New Spanish government kicks off reform drive
Spain's new right-leaning government set a tight timetable Friday to get cracking on promised reforms to fix the slumping economy and create jobs.
At a first cabinet meeting, Prime Minister Mariano Rajoy's ministers filled a series of junior government posts and agreed a broad schedule for sweeping austerity measures to aid the economy.
On December 30, eight days after the ministers were sworn in, the government will issue a decree to extend the budget, which expires at the end of 2011, said Deputy Prime Minister Soraya Saenz de Santamaria.
At the same time, ministers will formally carry out a Popular Party campaign promise to raise pensions in line with inflation, the 40-year-old minister, who has amassed huge power in the government, told a news conference.
In a first austerity measure ahead of the New Year, however, it will also approve a rule setting the replacement rate for public sector staff at zero except for the security services -- also a campaign promise.
Rajoy led his party to a crushing election win over the Socialists in November 20 elections, vowing to take action to repair state finances and the economy, weighed down by a jobless rate of 21.5 percent.
Rajoy has said he will slash Spain's deficit by 16.5 billion ($21.7 billion) in 2012 through sweeping cuts, with only pensions escaping the knife, as well as cleaning up banks and reforming the labour market.
The government will present a budget plan before March 31, said Saenz de Santamaria. Ministers have said they need to see the full-year 2011 accounts before finalizing spending plans.
Ministers' priorities now are to agree a spending ceiling to be submitted to parliament, draw up labour market reforms, and clean up the financial sector, bogged down with dodgy property assets.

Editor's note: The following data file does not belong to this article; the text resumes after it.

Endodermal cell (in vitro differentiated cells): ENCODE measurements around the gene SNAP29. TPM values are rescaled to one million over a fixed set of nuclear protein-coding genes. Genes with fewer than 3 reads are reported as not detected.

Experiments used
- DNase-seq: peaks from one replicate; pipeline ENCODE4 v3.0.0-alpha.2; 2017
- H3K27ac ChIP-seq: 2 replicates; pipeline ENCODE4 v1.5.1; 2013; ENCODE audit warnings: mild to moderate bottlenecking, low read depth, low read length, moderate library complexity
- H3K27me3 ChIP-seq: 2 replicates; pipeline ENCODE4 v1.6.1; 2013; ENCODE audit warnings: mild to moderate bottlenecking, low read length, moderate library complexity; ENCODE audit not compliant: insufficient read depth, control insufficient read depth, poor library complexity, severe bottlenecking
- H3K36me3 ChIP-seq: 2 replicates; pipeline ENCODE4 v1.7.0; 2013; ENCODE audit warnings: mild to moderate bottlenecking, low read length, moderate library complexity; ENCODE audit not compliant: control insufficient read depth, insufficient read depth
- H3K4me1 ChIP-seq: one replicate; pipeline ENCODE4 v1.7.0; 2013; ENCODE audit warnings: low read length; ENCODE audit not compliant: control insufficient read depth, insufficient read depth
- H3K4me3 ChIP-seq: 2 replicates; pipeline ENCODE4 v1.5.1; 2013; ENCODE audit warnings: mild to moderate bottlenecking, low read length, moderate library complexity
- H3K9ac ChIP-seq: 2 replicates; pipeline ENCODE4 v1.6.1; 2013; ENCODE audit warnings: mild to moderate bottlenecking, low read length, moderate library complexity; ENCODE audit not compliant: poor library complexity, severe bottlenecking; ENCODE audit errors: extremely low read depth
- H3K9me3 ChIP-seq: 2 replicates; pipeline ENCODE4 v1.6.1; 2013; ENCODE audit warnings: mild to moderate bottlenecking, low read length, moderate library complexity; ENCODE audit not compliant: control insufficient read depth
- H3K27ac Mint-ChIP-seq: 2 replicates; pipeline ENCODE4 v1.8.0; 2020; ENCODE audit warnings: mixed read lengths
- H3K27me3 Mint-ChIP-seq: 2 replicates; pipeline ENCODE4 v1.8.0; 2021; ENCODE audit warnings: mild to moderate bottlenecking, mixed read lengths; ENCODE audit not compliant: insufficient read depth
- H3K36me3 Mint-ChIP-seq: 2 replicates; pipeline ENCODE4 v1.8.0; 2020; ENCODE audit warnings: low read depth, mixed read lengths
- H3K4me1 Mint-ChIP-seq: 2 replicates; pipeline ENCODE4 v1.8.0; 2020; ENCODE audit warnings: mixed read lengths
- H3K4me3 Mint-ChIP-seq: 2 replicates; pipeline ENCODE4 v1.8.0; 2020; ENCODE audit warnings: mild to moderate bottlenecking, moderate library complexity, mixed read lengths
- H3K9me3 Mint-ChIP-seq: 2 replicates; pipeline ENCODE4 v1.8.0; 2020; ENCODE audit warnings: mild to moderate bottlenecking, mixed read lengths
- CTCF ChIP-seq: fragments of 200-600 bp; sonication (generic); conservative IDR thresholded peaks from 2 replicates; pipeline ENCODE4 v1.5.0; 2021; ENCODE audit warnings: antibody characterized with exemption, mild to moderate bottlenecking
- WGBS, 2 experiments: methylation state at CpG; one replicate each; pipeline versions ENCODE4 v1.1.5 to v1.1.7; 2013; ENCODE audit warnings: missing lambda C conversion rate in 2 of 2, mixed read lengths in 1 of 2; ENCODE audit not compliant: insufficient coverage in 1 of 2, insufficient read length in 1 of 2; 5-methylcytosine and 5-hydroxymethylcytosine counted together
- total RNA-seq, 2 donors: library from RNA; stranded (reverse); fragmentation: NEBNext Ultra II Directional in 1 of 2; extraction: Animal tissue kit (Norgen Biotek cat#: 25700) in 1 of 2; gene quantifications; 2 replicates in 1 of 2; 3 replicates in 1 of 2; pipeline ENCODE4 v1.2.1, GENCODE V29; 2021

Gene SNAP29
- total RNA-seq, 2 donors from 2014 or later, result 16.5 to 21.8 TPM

The government plans to present a labour market reform on January 7. Rajoy has asked business and union leaders to agree on changes to the collective bargaining system, hiring laws and other employment issues.
"It was a cabinet meeting from which the various ministers emerged with a calendar of the most important things to prepare as of now," Saenz de Santamaria told the news conference.
The deputy prime minister, who is the youngest minister and one of only four women in the government, was asked about the huge powers the premier has invested in her.
Rajoy named her to three posts: deputy prime minister, chief government spokeswoman, and minister of the presidency in charge of relations between the premier's office and parliament.
In a royal decree published Thursday the National Intelligence Service and its reported 3,500 spies, once part of the Defence Ministry, were transferred to Saenz de Santamaria's ministry of the presidency.
"I accept I have many duties. I am one of those who thinks you have to speak of duty more than powers," said the trained lawyer and married mother of a baby boy born just last month.
"I will do my utmost to handle everything, and if there is something I cannot do I will ask for help," said the politician, a close ally of Rajoy who has risen quickly through the party's ranks.
© 2011 AFP